Atomic Show #316 - Emmet Penney, Pronuclear Poet 1

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  1. Thanks for another good one. I think it’s a good thing to have another creative liberal arts oriented person advocating for the nuclear power source.

    You discussed why the people of a generation (or more) turned away from nuclear. I will bring up what has been discussed on some of your other podcasts. The anti nuclear movement got the support of popular personalities. Of course Jane Fonda comes immediately to mind but there were others. Many musicians and yes poets of the time were inclined in the anti nuclear direction. Perhaps, in these times where this energy source is badly needed to solve a problem that besets the entire world this bias will be removed.

    However, all the kind words that may be written about nuclear do not hide the fact that few US projects are underway. Bill Gates project in Wyoming is starting. Will it even have a chance? Will the anti industry industrialists discussed in the podcast come out of the shadows and prevent success? Great hopes were given to the SMRs of NuScale, but their first attempt at constructing units seemed to be put down like the swatting of a fly. As Rod implies there are direct forces preventing nuclear implementation and there are forces that remain somewhat hidden who also work against its success. The hidden forces do not want their existing cash cows disturbed.

    1. Honestly, the regularly demonstrated construction of 500MWWe combined cycle gas turbines for $1B/ea is most of the “direct force swatting the fly” of new nuclear.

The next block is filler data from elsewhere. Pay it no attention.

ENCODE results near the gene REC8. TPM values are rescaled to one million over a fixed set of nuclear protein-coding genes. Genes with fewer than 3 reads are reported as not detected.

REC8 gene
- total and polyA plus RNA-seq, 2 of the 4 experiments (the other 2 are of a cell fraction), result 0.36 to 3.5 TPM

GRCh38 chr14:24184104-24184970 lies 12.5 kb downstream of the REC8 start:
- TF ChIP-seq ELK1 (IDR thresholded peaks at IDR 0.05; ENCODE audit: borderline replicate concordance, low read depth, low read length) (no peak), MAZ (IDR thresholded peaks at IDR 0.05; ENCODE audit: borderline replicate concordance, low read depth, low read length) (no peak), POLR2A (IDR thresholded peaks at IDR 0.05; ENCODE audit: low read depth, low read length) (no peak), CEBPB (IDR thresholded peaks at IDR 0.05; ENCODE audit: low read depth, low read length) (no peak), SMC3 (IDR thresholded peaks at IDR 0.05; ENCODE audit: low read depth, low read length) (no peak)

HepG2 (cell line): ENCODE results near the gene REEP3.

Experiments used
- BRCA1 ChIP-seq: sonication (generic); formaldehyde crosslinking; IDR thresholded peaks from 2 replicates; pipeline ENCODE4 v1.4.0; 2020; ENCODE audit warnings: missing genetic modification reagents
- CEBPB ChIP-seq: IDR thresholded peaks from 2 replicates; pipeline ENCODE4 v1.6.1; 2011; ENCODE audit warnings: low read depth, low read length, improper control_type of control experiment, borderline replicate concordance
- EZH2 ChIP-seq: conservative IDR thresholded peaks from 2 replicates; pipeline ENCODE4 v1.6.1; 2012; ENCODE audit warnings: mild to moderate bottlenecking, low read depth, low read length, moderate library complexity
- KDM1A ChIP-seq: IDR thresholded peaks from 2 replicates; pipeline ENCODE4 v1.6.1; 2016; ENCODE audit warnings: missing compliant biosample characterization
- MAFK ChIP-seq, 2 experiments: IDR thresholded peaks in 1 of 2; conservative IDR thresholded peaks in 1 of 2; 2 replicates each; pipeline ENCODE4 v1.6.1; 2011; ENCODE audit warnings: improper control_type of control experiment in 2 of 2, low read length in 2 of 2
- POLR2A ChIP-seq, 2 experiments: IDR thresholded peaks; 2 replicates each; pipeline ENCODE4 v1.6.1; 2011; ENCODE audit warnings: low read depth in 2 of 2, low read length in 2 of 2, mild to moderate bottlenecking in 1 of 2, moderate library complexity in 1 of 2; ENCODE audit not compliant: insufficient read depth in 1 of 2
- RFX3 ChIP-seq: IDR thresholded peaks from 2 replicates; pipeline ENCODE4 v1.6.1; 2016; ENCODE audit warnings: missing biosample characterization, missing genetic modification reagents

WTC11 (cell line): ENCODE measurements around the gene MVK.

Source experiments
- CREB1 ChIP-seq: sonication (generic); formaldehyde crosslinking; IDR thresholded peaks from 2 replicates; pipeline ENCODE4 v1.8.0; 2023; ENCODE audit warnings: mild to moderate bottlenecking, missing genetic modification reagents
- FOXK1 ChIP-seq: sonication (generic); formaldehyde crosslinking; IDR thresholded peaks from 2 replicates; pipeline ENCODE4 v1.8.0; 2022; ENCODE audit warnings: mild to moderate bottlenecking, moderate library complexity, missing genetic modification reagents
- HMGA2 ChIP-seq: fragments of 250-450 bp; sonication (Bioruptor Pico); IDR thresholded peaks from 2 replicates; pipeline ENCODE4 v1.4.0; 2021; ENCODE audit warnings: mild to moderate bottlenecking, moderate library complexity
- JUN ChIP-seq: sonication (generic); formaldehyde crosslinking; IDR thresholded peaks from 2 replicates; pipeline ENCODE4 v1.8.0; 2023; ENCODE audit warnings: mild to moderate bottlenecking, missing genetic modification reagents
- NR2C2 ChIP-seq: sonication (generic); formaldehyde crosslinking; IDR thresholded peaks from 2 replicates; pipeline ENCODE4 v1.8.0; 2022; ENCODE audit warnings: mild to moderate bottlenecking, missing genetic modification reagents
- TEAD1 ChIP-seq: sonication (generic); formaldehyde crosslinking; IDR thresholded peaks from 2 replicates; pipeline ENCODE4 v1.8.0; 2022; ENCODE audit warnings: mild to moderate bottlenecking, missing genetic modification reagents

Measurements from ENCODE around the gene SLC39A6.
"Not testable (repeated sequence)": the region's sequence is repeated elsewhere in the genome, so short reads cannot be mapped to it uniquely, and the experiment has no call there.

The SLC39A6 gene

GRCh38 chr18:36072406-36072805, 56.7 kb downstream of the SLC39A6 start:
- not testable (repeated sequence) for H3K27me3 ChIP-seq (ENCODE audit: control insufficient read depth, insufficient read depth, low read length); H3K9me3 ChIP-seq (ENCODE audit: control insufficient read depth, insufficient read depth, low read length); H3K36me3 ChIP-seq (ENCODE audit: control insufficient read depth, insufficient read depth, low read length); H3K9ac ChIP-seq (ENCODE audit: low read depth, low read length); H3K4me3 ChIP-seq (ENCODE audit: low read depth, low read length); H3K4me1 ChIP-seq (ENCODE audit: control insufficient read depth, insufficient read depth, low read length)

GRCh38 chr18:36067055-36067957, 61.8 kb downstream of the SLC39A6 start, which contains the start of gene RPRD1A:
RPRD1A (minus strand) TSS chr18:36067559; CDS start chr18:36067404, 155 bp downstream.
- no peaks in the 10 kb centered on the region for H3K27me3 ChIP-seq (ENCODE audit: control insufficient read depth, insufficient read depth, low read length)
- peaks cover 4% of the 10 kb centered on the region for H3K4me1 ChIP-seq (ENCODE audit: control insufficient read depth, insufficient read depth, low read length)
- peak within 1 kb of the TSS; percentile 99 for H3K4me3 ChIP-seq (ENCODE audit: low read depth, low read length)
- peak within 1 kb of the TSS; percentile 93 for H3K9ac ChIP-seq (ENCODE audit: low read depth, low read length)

These aeroderivative power turbines are truly “modularized”:

      Either climate change (formerly known as global warming) is the existential threat we hear about, or it isn’t. Sure, there are very vocal Redditors (poor folk) that are very concerned, but I have yet to read an article about the crashing value of beach real estate anywhere – even in the Philippines. I haven’t heard of a single island being lost to non-existant sea level rise – nobody is talking about sea level rise at my nuclear station built a few feet above sea level on reclaimed land in a river delta. On the contrary, I’ve seen beach resorts rebuilt with gusto after hurricane damage and ongoing reconstitution of sandbar beaches up and down the east coast because the line in the [shifting] sand is where the hotel, restaurant or pike is built. Note that barrier islands (AKA sandbars) are not static in the decade time scale.

      There are a lot of “nuke bros” and Redditors that are very pro-nuclear and there are more of the same class that are anti-nuclear, ignorant, whatever… Still, neither group has any real influence. ‘Existential threats’ proceeding (contested) on a hundred-year scale instill no actual fear. The dollar has all the power, and a 500MWe gas plant costs $1B/ea, can be built on time, on budget, near a city, and we have so much gas those who extract this resource that belongs to all of us are making a killing exporting it.

      1. Michael:

        (Sorry for taking so long to review and approve your comment.)

        Gas is so abundant that I’ve recently met several exploration and production professionals who have started new nuclear development companies.

        They know there are some good years left, but they also know it gets more and more difficult to maintain profitable flows as less productive real estate gets developed.

        I agree with your assessment of the cost effectiveness of CCGTs. That is one reason why I started Adams Atomic Engines and have long tried to stimulate interest in fission-heated gas turbines – with a technical roadmap that adds combined cycles once the simple cycles have been proven and refined.

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